Problems in Making Policy Inferences

Abstract

This paper is a methodological critique of the Coleman Report (James S. Coleman ~ M. Equality 9!. Educational Opportunity, U.S. Office of Education, 1966). The Cain-Watts criticism is directed towards the statistical methods used, ~ to th~ report's substantive findings. The principal theme of Cain and Watts is that the analytical part of the Coleman Report bas such serious methodological shortcomings that it offers little guidance for policy decisions. They show, first, that the specification of the theoretical model is inadequate--without a theore.· tical framework'to.provide order.and a rationale for the large number of variables, there is no way to interpret the statistical results. They show, second, that in those instances where the Coleman Report makes clear the justification for the use of a variable in the regression model, the criterion used to assess or evaluate the statistical performance of the variable (namely, its effect on the coefficient of determination, or R2, of the regression) is inappropriate. Cain and Watts then go on to suggest a more meaningful approach to the problem of measuring determinants of educational achievement for policy purposes. They show (1) how the role of a variable in affecting objectives~ be interpretable in the context of a carefully specjjied, theoretically justified model; and (2) that when such a model is in the form of a regression equation, an appropriately scaled regression coefficient is the most useful statistic to measure the importance of the variable for the purposes of policy action. ._----.._.~-_._~~ ---~-----Problems in Making Policy Inferences from the Coleman Report. Glen Cain and Harold W. Watts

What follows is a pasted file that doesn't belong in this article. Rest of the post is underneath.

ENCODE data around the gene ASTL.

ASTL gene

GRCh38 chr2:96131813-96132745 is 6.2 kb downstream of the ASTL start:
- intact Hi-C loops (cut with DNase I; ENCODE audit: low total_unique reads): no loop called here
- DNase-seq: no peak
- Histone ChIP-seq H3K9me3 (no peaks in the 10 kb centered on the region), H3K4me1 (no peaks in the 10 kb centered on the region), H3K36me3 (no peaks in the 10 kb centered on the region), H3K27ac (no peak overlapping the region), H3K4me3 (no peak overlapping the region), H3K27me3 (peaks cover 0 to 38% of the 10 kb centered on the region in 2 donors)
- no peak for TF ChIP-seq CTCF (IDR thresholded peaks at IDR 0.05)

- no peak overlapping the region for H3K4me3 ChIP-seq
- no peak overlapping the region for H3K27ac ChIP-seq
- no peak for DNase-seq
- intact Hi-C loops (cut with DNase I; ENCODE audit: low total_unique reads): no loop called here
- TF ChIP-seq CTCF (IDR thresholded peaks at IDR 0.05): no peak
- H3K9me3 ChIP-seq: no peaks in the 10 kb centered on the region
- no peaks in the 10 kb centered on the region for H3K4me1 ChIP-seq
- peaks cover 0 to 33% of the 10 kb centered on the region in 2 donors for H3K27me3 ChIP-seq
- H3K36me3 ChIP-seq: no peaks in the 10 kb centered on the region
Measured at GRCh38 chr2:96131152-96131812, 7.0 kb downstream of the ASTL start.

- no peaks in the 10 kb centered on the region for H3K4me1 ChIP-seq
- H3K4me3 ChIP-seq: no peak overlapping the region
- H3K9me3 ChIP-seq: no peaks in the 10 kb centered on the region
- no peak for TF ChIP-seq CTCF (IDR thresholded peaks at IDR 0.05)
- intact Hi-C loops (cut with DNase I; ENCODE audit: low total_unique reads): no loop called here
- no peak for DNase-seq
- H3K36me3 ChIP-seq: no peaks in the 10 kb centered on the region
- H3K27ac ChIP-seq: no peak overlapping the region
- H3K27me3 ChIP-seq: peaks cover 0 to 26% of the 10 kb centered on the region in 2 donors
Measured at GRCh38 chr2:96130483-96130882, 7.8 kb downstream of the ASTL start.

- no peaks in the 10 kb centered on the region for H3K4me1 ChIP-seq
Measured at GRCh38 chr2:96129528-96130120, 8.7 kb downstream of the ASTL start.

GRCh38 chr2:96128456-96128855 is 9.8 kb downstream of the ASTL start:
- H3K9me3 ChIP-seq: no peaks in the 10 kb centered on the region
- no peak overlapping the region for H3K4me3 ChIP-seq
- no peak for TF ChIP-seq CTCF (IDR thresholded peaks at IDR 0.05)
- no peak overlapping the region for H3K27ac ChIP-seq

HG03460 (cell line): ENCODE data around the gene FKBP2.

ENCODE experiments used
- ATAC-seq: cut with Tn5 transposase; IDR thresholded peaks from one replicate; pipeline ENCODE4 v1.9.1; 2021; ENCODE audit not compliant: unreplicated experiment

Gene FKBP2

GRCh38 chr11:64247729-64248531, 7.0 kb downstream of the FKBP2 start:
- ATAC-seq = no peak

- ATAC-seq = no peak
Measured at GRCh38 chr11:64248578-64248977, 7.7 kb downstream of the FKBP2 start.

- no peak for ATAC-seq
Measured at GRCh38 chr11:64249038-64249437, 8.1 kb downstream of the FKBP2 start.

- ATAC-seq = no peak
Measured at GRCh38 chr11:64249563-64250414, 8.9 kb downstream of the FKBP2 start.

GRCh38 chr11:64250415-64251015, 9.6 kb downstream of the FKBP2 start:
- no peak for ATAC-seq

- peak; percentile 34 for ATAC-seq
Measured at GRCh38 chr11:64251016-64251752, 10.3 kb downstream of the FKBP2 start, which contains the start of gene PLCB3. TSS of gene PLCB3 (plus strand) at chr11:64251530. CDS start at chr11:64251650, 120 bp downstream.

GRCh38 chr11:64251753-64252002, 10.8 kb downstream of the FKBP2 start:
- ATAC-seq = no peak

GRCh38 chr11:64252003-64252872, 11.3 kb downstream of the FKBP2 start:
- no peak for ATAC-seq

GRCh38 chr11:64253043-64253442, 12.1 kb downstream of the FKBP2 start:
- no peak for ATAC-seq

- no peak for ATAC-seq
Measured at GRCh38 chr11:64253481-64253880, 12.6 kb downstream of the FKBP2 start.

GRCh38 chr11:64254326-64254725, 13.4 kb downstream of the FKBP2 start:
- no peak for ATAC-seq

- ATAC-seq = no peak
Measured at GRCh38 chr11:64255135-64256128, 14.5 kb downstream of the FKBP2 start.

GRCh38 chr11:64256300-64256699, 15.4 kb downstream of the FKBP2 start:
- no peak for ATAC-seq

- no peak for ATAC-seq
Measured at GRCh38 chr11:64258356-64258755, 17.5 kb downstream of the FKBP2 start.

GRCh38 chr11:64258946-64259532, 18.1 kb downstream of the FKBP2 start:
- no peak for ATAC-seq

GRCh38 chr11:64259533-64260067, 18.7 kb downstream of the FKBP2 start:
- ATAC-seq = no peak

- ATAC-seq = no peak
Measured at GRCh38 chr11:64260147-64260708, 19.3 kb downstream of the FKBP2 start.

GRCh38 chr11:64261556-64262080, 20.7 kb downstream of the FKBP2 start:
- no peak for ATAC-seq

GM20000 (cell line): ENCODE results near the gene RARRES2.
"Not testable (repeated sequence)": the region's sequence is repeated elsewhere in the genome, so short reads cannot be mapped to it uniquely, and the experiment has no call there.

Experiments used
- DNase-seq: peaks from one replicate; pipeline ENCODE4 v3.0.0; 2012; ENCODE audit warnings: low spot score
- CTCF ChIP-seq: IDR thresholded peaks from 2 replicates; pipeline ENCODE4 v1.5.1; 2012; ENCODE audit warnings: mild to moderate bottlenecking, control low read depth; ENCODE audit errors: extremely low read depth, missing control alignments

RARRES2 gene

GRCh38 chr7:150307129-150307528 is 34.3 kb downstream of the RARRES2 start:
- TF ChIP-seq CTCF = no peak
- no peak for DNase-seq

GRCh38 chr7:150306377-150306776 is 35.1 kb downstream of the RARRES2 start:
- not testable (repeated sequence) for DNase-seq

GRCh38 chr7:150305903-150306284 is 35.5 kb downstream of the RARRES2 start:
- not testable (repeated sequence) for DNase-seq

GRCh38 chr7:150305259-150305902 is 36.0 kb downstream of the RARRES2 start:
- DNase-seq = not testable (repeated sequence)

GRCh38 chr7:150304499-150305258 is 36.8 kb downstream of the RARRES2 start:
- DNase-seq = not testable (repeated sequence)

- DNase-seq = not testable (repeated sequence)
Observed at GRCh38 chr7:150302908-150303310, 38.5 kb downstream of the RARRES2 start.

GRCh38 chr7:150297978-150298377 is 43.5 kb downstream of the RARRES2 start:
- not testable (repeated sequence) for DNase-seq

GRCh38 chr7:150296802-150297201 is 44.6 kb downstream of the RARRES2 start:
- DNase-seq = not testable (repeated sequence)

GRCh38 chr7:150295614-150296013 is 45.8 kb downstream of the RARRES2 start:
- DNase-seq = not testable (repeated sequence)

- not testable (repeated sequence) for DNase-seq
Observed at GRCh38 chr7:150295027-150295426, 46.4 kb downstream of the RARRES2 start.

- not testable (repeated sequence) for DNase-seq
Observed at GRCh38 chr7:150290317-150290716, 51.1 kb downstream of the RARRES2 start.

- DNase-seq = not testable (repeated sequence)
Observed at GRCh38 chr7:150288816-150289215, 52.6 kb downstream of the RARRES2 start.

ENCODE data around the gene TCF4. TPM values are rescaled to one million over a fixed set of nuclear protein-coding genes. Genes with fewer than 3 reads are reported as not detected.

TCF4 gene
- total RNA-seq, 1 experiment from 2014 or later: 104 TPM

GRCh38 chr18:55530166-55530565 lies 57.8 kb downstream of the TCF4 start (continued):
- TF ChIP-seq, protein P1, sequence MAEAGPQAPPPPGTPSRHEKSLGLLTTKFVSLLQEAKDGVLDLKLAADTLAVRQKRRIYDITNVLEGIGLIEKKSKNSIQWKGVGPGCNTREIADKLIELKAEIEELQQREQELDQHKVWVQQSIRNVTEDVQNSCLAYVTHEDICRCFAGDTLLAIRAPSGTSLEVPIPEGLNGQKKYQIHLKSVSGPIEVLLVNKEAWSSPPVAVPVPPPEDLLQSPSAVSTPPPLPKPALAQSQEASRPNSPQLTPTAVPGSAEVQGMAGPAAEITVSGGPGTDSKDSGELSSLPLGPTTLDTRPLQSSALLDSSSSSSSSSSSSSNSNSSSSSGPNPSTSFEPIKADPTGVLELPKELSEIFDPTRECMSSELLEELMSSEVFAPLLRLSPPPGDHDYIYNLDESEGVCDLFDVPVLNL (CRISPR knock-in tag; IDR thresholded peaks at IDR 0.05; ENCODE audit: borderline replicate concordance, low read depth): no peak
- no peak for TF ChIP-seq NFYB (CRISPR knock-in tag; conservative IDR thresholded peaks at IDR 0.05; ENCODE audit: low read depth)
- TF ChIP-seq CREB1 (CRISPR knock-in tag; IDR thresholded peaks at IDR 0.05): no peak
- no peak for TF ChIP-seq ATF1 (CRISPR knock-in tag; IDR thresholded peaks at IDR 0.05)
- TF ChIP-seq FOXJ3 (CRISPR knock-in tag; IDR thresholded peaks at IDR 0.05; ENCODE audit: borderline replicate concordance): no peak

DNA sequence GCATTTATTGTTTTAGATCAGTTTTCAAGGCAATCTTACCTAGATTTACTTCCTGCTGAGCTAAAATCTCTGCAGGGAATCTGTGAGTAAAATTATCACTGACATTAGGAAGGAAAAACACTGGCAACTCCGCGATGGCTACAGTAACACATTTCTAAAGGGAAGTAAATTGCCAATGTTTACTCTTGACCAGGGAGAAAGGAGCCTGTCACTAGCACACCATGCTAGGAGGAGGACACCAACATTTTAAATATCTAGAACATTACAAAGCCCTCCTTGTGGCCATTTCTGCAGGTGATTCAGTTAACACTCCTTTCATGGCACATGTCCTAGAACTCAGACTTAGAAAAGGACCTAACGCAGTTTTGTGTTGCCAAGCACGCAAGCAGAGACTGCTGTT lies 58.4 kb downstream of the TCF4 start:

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Cite this paper

@inproceedings{Cain2008ProblemsIM, title={Problems in Making Policy Inferences}, author={Glen G . Cain and Arthur S. Goldberger and W Larry Williams}, year={2008} }